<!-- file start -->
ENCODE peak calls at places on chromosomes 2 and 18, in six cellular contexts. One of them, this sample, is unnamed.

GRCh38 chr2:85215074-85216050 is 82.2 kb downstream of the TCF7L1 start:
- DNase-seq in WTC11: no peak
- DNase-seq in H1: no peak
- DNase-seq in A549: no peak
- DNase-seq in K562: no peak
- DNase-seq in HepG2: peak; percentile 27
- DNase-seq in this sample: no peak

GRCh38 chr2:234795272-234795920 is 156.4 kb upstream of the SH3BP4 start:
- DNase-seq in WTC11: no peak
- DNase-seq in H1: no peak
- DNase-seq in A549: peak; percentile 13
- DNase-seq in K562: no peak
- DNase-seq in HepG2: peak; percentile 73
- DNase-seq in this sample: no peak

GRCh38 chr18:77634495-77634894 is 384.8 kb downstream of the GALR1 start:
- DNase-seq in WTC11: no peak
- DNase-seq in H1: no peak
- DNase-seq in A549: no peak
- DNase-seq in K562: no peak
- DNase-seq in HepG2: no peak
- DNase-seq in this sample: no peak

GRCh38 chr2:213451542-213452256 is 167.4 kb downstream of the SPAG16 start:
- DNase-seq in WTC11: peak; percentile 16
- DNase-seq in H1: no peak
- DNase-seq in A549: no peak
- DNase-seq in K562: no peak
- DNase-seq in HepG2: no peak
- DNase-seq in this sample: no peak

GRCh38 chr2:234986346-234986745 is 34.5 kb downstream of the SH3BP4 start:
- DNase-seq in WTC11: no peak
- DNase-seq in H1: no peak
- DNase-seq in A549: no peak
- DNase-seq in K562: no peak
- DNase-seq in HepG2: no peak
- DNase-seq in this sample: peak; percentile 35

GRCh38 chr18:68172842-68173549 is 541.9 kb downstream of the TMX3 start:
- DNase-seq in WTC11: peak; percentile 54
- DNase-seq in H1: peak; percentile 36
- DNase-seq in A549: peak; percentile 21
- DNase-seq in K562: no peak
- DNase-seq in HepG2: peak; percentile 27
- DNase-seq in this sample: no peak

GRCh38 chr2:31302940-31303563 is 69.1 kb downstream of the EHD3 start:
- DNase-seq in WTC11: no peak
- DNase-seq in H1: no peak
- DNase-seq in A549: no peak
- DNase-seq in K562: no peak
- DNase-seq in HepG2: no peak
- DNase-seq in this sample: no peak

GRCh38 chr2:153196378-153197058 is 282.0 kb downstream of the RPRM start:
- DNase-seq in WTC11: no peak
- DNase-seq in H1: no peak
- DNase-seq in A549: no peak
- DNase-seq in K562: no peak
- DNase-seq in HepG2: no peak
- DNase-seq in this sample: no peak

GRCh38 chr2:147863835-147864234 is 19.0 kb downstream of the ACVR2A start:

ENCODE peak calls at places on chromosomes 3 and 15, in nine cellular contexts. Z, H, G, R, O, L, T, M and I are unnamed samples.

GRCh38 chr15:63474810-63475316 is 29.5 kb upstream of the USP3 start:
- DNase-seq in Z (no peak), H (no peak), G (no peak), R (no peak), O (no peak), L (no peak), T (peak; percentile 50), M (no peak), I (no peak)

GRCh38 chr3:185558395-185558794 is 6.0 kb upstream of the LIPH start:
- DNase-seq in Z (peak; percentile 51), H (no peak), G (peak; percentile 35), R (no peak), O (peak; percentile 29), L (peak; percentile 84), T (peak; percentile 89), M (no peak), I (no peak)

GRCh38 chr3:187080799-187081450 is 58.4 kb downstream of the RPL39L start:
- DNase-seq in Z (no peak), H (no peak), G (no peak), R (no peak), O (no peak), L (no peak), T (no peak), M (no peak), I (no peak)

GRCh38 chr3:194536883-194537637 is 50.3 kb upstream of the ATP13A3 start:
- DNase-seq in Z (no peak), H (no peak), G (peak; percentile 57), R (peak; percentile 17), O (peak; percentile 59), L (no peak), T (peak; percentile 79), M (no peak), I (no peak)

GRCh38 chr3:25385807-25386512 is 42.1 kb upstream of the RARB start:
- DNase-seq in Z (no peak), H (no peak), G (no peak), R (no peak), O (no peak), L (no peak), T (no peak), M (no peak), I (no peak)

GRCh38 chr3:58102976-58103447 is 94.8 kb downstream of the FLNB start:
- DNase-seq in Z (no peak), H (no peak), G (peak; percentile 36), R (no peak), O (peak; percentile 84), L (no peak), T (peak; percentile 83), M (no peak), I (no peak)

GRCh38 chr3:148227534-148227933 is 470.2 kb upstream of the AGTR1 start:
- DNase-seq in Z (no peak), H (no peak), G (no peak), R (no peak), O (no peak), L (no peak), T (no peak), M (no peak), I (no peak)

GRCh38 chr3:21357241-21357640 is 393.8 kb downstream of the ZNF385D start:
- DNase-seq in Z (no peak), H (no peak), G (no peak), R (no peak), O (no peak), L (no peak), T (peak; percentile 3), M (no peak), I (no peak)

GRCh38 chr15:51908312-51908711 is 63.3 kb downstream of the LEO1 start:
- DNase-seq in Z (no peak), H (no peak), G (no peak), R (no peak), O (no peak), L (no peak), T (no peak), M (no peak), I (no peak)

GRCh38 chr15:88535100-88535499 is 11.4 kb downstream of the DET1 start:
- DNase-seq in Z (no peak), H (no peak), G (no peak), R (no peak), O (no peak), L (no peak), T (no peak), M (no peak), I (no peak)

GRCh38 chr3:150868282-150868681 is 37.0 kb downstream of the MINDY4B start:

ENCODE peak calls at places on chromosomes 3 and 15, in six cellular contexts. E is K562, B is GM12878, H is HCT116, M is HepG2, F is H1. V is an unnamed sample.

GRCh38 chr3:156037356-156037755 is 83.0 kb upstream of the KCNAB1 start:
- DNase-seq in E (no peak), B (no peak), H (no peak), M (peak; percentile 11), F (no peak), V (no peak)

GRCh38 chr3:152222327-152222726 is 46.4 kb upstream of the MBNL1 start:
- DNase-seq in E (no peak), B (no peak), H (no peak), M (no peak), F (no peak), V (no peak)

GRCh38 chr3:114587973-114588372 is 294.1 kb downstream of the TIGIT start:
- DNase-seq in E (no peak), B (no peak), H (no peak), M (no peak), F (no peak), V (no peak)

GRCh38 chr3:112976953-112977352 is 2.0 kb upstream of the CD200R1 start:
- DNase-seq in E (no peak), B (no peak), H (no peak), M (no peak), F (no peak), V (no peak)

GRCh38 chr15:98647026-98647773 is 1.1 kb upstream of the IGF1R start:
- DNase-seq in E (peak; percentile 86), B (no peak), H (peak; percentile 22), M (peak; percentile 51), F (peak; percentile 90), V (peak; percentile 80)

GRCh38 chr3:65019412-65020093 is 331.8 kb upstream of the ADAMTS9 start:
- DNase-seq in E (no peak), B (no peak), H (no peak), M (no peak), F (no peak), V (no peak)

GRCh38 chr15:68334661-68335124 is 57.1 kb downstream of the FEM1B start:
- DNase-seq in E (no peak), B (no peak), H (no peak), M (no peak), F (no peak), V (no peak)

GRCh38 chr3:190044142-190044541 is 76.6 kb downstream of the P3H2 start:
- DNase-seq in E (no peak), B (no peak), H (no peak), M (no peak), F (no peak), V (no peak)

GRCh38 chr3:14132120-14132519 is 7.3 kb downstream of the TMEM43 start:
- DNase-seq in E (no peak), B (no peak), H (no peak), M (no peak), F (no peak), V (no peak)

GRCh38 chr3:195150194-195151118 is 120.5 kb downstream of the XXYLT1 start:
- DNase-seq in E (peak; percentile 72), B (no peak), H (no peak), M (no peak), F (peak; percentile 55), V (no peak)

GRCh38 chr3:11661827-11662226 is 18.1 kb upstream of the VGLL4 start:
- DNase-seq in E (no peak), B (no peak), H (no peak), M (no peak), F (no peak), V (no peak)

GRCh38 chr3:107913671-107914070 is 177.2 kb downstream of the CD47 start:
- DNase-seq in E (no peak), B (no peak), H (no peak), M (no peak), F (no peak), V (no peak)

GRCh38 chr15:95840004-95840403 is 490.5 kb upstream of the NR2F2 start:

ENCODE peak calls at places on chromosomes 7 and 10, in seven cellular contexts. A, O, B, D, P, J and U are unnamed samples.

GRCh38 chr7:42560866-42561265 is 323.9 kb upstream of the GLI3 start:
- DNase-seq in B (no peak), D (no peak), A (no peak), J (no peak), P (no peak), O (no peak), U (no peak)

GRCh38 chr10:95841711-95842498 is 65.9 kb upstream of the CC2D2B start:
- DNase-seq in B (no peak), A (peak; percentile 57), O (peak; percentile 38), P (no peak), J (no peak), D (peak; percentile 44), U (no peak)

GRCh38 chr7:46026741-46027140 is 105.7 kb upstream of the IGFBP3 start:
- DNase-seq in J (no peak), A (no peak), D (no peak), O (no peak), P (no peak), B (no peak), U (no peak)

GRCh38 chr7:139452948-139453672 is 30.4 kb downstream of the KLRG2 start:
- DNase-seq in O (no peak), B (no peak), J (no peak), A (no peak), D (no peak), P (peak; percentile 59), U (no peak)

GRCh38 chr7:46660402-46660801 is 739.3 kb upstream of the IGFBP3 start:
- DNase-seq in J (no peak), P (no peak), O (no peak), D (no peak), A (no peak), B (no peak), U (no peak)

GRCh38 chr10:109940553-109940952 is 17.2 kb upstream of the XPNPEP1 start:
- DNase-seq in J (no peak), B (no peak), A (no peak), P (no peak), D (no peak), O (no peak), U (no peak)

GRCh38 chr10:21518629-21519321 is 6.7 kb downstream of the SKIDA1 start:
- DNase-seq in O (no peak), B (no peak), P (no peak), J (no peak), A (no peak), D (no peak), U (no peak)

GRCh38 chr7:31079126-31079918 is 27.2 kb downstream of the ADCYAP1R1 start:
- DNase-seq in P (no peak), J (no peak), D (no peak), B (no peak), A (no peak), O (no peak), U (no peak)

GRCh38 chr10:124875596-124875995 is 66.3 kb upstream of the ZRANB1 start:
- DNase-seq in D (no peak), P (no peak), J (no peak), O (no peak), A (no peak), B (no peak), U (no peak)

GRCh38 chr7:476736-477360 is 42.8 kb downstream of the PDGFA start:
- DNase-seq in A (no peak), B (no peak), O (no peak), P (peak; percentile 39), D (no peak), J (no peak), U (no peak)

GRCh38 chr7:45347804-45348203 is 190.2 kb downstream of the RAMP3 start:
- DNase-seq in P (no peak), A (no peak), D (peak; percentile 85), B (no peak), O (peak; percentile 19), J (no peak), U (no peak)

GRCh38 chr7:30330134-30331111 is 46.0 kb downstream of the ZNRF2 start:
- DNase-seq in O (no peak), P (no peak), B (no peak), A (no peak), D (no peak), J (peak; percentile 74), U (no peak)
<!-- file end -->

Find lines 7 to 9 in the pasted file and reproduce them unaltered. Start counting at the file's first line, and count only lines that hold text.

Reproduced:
- DNase-seq in HepG2: peak; percentile 27
- DNase-seq in this sample: no peak

GRCh38 chr2:234795272-234795920 is 156.4 kb upstream of the SH3BP4 start: